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The Great War (1914-1918) Forum

Remembered Today:

Hampshire uniform badge and chevrons


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Hello folks,

Can anyone please help with identifying / interpreting the chevrons and badge on the lower left sleeve in this photo ?

Also why do the chevrons sometimes face the opposite way or a lower position on the sleeve ?

Thanks in advance



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He's a Corporal. If the chevrons are on the lower sleeve, and inverted, they are Good Conduct badges for periods of good conduct - one for 2 years and then onwards.

The badge on the cuff is a trade badge of some sort.

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The badge on the lower sleeve appears to be that for a 'Heavy Machine Gunner'.


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MG - Machine Gunner


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Thanks for the replies its a great help but at the moment it doesn't fit who I hoped this man might be...... So bit more checking to be done if only I had a service / pension record.


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Good Conduct chevron:


"The Good-Conduct stripe was a British Army award for good conduct during service in the Regular Army by an enlisted man. The insignia was a points-up chevron of NCO's lace worn on the lower sleeve of the uniform jacket. It was given to Privates and Lance Corporals for 2, 6, 12, or 18 years' service without being subject to formal discipline. A further stripe was awarded for every 5 years of good service after the 18th (23-, 28-, 33-, 38-, 43-, or 48 years). If the soldier had never had their name written in the Regimental Conduct Book, they earned the 4th, 5th, 6th, and 7th stripes after 16-, 21-, 26-, and 32 years respectively.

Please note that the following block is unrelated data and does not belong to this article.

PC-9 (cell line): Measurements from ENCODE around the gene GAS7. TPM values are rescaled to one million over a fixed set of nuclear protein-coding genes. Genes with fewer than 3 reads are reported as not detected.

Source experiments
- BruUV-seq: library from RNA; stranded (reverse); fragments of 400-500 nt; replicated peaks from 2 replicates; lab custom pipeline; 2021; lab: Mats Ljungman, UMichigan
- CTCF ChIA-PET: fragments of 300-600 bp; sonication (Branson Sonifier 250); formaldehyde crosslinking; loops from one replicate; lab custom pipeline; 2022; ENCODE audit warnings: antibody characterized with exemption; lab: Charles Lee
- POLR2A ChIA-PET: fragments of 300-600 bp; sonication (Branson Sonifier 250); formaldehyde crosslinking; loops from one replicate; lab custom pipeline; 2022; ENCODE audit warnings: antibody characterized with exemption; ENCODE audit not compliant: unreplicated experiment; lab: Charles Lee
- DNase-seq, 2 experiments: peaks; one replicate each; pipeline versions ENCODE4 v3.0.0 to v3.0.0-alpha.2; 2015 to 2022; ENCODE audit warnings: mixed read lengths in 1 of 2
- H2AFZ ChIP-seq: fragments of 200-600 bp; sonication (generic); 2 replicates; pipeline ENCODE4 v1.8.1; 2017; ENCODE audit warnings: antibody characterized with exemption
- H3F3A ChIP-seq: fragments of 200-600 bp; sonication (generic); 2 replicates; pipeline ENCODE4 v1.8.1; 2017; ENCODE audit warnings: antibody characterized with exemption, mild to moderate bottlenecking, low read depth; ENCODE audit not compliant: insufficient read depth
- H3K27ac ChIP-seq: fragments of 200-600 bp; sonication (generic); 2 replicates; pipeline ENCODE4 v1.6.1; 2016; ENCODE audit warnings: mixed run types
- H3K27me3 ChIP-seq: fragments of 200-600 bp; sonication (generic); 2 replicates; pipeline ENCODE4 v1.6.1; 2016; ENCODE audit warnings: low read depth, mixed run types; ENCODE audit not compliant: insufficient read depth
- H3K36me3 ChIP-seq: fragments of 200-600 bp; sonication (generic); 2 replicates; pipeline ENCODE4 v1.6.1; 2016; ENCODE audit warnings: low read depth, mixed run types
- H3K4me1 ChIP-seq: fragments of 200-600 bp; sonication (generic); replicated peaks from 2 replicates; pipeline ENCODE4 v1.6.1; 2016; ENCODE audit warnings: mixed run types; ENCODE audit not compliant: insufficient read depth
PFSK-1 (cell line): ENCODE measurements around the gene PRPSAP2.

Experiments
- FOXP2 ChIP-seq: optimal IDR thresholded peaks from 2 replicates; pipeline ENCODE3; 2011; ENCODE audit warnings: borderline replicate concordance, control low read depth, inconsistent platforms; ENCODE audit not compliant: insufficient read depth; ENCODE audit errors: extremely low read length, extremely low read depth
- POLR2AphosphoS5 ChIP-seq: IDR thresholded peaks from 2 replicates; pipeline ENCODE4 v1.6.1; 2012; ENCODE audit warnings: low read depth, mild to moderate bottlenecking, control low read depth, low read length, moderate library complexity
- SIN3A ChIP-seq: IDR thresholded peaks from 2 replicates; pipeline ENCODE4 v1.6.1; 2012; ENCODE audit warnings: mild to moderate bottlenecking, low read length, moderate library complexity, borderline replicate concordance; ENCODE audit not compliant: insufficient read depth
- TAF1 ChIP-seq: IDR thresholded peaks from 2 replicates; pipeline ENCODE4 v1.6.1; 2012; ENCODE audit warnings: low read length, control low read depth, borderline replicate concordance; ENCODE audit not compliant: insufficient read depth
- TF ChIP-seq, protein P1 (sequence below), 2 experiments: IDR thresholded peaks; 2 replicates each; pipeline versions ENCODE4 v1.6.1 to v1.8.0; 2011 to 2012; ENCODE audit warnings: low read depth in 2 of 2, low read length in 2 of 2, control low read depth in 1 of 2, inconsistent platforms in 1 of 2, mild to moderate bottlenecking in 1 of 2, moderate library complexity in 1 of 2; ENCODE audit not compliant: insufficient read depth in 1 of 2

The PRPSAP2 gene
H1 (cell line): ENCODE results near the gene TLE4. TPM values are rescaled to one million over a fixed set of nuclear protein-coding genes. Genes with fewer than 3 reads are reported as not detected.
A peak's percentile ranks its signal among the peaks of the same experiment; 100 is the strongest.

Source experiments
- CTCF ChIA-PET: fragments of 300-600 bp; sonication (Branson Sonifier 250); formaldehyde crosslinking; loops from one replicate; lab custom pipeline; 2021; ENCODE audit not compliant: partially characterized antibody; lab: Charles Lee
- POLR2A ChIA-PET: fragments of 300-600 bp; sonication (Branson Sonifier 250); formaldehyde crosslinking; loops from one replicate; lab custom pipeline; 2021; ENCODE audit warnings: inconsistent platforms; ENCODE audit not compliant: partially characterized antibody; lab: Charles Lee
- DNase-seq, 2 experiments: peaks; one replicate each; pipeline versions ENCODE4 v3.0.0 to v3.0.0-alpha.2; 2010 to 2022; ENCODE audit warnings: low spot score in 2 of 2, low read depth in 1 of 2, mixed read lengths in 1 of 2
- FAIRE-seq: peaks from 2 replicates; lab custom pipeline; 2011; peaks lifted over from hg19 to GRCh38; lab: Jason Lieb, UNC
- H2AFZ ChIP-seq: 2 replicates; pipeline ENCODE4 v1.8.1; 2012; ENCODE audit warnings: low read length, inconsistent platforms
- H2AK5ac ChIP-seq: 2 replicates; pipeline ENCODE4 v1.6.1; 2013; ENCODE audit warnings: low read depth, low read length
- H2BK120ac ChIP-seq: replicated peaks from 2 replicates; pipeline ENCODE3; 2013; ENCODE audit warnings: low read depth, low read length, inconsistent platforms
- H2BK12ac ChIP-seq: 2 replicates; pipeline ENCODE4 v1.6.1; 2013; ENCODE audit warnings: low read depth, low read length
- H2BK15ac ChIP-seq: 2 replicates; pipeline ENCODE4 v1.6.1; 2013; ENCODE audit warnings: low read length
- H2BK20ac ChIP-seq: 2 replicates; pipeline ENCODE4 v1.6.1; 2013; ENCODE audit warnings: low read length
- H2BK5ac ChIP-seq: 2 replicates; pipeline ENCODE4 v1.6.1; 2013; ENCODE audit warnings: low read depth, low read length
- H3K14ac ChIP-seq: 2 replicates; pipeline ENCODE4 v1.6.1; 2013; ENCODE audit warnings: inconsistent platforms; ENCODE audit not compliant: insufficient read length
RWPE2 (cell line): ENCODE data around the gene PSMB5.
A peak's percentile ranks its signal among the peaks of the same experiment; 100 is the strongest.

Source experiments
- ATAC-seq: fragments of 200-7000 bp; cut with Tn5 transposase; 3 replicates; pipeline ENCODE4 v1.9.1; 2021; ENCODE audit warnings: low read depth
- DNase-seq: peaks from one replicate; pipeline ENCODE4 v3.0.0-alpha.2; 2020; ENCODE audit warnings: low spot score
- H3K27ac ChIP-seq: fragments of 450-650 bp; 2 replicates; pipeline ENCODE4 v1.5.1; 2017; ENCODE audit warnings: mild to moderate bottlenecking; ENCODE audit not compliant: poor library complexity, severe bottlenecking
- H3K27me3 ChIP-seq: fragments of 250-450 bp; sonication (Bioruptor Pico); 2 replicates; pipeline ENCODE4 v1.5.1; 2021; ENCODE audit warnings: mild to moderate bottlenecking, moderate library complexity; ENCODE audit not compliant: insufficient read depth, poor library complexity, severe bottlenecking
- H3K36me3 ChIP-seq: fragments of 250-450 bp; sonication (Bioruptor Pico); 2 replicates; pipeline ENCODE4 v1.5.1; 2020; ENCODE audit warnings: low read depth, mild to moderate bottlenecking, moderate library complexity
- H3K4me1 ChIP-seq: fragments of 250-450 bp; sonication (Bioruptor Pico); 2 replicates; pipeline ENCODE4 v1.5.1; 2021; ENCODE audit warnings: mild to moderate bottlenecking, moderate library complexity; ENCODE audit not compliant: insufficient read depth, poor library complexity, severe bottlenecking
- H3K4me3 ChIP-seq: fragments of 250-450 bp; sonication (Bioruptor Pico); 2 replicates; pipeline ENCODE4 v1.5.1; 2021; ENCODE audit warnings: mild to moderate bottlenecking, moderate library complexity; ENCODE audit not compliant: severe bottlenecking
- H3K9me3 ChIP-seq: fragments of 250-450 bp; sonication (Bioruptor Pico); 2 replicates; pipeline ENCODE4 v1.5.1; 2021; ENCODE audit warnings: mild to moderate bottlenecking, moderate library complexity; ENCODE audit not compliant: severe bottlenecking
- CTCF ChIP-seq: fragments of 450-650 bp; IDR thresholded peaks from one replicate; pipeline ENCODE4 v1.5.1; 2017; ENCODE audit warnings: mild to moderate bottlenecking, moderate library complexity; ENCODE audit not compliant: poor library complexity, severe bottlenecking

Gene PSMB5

It granted a pay bonus as a sort of "carrot" to get non-promotable enlisted men to behave. As the "stick", a stripe would be removed for an infraction (a write-up in the Regimental Conduct Book) and a Court Martial would forfeit all of them. The soldier would then have to start from the last stripe earned and work his way up again. It was also removed upon attaining the rank of Corporal, as Non-Commissioned Officers were promoted by merit and punished by loss of rank.

If a soldier left the service upon completing his enlistment and later re-enlisted as a Private or Lance Corporal in the Regular Army, his Good Conduct stripes were reinstated at the last level he achieved. If a soldier transferred as a Private or Lance Corporal to the Reserve he retained his Good-Conduct stripes. If a Private in the Militia, Imperial Yeomanry or Territorial Force was mobilized they could receive Good-Conduct stripes for the cumulative duration of their active service. In the Pay Warrant of 1914 the recruit could now choose between Good Conduct pay (a bonus for each Good Conduct stripe earned) or Service pay (a smaller bonus for overseas service).

Introduced in 1836, they were originally worn on the lower right sleeve and were worn by Privates, Lance-Corporals and Corporals. On 1 March 1881 a General Order moved them to the lower left sleeve. In 1939, the maximum number of chevrons worn were reduced to 5, regardless of how many had been earned. The Good Conduct stripe was discontinued by the British Army in the 1970s with the creation of the "up-or-out" military."

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